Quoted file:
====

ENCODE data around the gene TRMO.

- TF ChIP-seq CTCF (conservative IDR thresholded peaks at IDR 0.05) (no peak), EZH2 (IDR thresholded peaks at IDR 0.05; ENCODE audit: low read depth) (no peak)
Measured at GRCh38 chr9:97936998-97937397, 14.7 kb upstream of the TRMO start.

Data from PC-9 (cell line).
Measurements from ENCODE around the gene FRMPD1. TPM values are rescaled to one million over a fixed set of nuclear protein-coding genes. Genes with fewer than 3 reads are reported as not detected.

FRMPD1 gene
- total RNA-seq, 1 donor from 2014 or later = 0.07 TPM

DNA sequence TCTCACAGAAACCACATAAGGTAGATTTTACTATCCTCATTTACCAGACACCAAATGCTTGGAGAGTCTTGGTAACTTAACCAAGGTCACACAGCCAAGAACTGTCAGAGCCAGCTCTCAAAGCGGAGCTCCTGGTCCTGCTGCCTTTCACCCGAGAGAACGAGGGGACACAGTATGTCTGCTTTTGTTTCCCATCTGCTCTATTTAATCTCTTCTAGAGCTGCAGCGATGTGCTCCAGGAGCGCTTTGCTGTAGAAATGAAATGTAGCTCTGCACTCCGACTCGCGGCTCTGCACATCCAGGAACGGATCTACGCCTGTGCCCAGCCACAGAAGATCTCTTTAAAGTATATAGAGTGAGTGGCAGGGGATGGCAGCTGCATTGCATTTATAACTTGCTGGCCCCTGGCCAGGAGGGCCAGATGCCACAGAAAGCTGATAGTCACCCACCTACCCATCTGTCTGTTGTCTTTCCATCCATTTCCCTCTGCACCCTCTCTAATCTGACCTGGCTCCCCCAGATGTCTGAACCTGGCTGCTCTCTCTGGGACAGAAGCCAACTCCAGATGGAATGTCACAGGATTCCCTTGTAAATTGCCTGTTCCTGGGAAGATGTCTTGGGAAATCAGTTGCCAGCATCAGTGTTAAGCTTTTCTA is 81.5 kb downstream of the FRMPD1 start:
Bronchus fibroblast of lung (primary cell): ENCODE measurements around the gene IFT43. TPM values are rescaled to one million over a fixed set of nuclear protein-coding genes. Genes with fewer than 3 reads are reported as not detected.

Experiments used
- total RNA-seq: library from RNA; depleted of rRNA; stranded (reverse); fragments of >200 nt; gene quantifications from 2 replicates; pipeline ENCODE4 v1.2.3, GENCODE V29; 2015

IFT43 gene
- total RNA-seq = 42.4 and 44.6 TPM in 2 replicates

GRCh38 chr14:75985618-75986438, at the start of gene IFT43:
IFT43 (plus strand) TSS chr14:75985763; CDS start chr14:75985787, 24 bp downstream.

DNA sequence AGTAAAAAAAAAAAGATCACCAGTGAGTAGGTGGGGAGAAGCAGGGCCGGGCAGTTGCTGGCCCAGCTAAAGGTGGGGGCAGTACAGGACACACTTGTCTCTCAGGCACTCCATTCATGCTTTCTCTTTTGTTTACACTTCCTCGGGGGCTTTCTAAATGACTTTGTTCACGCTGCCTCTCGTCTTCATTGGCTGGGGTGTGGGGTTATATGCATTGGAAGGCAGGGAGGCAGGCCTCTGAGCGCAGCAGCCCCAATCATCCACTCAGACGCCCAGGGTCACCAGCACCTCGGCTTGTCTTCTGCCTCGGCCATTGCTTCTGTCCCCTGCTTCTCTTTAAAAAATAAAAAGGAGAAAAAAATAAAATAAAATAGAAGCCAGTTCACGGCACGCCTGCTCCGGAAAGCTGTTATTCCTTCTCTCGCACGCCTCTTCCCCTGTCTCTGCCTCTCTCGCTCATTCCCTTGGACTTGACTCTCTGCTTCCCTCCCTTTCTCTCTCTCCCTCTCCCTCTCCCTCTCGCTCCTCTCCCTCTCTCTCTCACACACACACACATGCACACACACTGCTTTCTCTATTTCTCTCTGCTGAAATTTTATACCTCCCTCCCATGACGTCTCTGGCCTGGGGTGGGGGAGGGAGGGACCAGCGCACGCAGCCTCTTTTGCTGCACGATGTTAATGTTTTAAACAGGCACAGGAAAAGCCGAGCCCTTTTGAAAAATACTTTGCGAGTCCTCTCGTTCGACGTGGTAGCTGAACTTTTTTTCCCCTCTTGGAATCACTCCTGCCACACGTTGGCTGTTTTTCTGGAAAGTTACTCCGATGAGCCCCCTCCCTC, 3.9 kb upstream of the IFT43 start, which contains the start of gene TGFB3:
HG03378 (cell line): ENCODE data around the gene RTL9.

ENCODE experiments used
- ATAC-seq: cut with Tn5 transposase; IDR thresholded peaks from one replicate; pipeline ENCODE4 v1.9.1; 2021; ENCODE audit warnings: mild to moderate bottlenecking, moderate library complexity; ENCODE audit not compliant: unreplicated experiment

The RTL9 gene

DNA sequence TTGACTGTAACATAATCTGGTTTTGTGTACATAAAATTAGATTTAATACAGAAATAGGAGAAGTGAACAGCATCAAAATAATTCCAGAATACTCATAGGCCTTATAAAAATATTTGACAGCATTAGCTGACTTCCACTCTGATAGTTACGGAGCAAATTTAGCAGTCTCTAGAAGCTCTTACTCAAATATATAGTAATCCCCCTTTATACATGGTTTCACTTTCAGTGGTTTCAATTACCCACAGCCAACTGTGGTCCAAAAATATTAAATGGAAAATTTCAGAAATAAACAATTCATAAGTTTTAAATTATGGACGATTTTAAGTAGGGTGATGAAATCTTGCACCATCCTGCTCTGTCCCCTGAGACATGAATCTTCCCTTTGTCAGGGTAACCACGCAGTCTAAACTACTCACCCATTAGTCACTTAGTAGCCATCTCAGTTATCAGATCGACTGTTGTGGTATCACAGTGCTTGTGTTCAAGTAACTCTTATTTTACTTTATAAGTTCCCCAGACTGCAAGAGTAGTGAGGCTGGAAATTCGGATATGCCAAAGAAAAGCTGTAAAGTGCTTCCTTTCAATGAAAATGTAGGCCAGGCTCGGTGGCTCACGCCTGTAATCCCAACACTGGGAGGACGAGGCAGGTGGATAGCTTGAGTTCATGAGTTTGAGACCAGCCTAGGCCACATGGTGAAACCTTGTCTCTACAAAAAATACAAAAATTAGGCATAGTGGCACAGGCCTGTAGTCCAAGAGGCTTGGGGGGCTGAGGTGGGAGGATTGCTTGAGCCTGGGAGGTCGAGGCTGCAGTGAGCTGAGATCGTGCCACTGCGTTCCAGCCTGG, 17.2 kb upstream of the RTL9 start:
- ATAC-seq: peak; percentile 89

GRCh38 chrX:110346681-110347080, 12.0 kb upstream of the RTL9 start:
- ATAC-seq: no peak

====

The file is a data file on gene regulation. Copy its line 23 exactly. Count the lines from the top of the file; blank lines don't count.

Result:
GRCh38 chrX:110346681-110347080, 12.0 kb upstream of the RTL9 start: